Doing It Differently


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Stephen Message, Manager, Old Mutual UK Equity Income Fund

Appearances can sometimes be deceptive. The key is not to be fooled by them.

If you’re contemplating building a portfolio of UK income stocks then you’ll probably consider investing in some, if not all, of the following sectors: pharmaceuticals, oils, utilities and tobacco. After all, these sectors contain companies that have historically been seen as income stalwarts - GlaxoSmithKline, Royal Dutch Shell, National Grid, and British American Tobacco - all recognised by investors for their perceived safe and dependable income streams. So, what’s to stop us from carrying on investing in these blue-chip mega caps?

For a start, we think it’s not only important to consider the current dividend yield an investment offers but focusing on a company’s longer term dividend growth potential is also key. Whilst a number of the largest companies in the UK equity market offer relatively high dividend yields, and merit consideration for inclusion in an equity income portfolio, we have been able to find investments in companies further down the market capitalisation spectrum and in other sectors that might not appear such obvious territory to the seasoned income investor.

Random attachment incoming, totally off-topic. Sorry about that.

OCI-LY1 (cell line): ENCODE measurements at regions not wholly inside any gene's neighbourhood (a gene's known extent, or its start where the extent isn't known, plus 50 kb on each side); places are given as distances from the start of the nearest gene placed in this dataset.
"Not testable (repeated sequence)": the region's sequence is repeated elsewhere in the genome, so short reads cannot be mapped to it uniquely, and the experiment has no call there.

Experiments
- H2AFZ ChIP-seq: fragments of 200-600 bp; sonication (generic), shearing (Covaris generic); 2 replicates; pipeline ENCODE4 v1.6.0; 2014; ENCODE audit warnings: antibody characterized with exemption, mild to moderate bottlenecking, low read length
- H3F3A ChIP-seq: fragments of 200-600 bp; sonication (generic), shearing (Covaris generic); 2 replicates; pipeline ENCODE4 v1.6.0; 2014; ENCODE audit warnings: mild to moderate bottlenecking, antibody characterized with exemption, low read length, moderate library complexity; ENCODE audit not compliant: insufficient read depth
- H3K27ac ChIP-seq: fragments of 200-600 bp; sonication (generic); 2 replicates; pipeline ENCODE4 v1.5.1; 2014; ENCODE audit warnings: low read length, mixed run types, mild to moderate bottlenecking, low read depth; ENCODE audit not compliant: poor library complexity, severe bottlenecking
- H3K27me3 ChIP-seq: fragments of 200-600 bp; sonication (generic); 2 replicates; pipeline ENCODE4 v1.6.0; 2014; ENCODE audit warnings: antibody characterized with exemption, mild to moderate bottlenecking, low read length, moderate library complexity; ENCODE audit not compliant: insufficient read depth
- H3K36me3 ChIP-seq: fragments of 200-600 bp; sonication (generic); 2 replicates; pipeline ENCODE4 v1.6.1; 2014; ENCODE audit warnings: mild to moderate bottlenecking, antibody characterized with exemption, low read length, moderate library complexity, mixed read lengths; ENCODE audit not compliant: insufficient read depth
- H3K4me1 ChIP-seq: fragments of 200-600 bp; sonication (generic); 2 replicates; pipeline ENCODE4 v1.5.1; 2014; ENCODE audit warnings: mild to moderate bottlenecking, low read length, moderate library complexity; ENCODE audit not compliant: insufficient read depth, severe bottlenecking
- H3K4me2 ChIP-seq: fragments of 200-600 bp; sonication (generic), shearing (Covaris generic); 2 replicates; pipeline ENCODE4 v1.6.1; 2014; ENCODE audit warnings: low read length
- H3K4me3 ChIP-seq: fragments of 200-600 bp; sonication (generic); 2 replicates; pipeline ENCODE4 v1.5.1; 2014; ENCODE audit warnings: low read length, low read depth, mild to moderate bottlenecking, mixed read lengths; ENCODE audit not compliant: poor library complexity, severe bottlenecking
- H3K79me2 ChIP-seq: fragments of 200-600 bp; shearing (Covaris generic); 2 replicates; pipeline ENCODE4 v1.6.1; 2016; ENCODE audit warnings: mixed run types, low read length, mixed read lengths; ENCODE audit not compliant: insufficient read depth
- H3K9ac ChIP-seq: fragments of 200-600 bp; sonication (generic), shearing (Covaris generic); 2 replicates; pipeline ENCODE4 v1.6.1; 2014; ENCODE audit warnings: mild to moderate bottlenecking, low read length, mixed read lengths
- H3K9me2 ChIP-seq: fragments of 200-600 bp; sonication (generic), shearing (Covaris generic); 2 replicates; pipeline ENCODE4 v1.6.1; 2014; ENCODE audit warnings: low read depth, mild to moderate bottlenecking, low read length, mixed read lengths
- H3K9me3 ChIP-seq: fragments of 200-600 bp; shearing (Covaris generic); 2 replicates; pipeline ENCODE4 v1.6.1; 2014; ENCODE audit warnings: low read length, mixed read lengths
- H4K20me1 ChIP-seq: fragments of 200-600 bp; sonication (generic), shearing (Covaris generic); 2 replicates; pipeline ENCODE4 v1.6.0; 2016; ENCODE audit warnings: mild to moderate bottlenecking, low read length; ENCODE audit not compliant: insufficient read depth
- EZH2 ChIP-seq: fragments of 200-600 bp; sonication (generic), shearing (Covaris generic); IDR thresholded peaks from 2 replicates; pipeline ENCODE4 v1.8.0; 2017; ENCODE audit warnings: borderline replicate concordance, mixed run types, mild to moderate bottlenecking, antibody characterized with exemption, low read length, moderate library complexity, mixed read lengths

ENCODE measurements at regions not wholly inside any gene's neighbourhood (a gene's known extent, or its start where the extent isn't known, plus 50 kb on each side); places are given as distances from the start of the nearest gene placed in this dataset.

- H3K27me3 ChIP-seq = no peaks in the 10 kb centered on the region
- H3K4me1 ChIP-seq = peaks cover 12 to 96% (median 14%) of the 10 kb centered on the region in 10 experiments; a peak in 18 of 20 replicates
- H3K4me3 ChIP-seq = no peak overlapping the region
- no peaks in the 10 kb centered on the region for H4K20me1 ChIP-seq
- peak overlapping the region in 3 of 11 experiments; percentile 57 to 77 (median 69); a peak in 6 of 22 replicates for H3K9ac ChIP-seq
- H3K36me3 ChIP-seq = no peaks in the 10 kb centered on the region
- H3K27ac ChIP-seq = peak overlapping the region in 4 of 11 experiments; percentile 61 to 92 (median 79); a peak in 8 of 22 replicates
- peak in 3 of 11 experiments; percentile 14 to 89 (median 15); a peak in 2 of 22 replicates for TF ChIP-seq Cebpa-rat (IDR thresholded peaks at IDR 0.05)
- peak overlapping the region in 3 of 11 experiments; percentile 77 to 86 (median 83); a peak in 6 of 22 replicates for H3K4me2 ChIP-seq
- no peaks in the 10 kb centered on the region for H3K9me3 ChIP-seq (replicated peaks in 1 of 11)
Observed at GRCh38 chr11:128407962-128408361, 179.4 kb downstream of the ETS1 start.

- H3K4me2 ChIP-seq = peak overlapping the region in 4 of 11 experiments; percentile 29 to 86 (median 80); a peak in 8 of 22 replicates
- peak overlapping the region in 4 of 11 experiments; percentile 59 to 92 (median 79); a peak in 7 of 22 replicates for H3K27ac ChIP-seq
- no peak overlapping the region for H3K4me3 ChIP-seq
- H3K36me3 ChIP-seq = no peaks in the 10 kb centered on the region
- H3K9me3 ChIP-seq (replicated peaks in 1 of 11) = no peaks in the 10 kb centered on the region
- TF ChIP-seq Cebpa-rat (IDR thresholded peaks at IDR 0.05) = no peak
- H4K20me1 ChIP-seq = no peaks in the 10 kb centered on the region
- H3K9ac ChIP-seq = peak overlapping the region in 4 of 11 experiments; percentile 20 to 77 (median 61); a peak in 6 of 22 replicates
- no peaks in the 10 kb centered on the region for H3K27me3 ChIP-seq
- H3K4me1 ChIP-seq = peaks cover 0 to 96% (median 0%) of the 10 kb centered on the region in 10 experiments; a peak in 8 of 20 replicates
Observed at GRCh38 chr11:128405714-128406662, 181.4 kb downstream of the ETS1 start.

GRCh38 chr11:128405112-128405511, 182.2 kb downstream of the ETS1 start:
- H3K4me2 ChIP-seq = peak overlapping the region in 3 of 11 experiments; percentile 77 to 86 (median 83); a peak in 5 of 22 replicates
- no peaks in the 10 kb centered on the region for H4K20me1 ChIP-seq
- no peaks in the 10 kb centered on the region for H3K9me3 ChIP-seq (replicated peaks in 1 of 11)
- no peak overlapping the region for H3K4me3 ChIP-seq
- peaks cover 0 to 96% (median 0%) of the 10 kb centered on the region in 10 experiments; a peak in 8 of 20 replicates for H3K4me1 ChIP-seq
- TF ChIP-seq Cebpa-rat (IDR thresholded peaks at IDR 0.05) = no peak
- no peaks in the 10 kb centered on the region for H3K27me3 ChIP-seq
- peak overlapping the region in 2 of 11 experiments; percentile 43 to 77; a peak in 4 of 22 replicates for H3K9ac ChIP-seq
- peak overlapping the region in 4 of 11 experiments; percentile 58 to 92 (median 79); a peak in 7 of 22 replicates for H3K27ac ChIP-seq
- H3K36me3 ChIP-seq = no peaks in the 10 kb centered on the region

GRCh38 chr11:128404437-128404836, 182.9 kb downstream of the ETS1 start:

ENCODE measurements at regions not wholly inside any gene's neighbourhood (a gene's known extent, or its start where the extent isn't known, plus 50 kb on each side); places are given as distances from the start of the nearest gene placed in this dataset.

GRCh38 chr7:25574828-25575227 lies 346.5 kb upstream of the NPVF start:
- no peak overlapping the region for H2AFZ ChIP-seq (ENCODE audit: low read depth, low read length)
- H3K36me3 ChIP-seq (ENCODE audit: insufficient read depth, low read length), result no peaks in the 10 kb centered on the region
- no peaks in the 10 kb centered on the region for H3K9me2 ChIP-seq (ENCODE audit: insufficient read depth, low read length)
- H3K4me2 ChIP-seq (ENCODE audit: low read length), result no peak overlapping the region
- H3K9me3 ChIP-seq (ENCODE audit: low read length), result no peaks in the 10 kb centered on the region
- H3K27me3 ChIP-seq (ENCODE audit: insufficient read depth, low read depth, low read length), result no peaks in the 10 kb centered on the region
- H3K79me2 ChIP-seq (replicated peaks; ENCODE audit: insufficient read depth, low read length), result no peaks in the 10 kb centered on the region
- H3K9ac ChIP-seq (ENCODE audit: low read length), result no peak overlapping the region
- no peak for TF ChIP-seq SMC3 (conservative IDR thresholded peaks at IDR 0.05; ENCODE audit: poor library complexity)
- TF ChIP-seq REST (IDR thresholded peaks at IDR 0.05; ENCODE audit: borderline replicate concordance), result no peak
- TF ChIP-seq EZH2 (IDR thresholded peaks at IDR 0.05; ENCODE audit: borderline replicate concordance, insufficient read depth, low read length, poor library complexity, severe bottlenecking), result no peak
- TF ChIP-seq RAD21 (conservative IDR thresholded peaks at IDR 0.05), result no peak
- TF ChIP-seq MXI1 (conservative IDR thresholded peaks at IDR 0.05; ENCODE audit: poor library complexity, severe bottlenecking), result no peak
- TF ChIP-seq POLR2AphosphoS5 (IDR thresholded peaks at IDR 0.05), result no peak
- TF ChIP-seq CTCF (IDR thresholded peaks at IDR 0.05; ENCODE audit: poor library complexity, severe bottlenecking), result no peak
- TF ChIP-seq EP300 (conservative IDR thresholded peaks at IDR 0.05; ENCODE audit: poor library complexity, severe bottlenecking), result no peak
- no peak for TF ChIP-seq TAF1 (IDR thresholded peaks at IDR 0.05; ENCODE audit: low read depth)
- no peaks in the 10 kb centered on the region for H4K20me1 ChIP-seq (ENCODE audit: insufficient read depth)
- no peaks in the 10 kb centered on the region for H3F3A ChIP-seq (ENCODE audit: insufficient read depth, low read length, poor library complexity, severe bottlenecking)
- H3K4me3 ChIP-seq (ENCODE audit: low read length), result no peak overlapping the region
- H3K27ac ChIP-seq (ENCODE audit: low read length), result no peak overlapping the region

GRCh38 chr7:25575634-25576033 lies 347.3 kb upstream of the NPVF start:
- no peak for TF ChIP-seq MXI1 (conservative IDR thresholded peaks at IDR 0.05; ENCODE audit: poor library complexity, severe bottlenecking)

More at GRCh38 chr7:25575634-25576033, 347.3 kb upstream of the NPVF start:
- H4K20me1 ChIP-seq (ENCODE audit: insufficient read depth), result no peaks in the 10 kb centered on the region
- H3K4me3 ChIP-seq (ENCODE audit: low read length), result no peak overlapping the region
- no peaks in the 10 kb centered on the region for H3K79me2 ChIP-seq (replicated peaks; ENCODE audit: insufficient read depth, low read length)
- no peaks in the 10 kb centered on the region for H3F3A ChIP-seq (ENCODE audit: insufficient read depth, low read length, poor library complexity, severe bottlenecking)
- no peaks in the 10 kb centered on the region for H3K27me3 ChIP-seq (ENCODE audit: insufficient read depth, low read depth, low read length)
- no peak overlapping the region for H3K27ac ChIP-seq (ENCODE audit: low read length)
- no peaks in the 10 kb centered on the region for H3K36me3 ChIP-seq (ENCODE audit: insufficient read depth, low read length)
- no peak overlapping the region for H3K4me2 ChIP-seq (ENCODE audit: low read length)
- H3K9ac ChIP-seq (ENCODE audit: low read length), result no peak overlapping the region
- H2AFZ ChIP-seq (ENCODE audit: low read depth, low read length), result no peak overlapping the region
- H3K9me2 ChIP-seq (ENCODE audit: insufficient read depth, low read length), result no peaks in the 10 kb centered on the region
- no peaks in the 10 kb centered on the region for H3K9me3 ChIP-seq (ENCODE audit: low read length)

Growing dividends are often symptomatic of companies with accelerating profits growth – these can be due to positive changes taking place within a particular industry, or positive changes going on at the company level; traits we actively look for. Two particular sectors which I feel encompass both these characteristics are the financials and telecommunications sectors.

Financials

Both the banking and insurance sectors are well represented in the fund. Following the financial crisis a number of banks were forced to cut or suspend dividends meaning that the sector has not been a great hunting ground for income investors in the recent past. However, a return to the dividend register by Lloyds Banking Group earlier this year, after an absence of over six years, illustrates the progress that has been made in repairing balance sheets. As its finances and the domestic economy continue to improve, we see scope for Lloyds to become a meaningful contributor to the overall stock market’s dividend in the future. Amongst insurance companies, we favour Aviva. The company’s renewed focus on rationalising the business and improving cash flows should, we believe, lead to attractive rates of dividend growth in the coming years

Telecommunications

Industry consolidation, a focus on cost cutting (whilst at the same time investing to improve networks and service levels) are some of the reasons why we are attracted to the telecoms sector. At BT a dominant feature has been its ability to reduce costs resulting in growing cash flows that have allowed for investment in longer term growth areas such as faster broadband, sporting content for pay as you view TV and mobile networks. In the case of Vodafone we are attracted to the company’s recovery potential. Having sold its stake in US business Verizon Wireless, it is using some of the proceeds to improve its operations in Europe.

Companies don’t need to have high starting yields to compete for a place in the portfolio. The ability to grow both earnings and dividends is our overriding common denominator when choosing stocks. Appearances can sometimes be deceptive. The key is not to be fooled by them.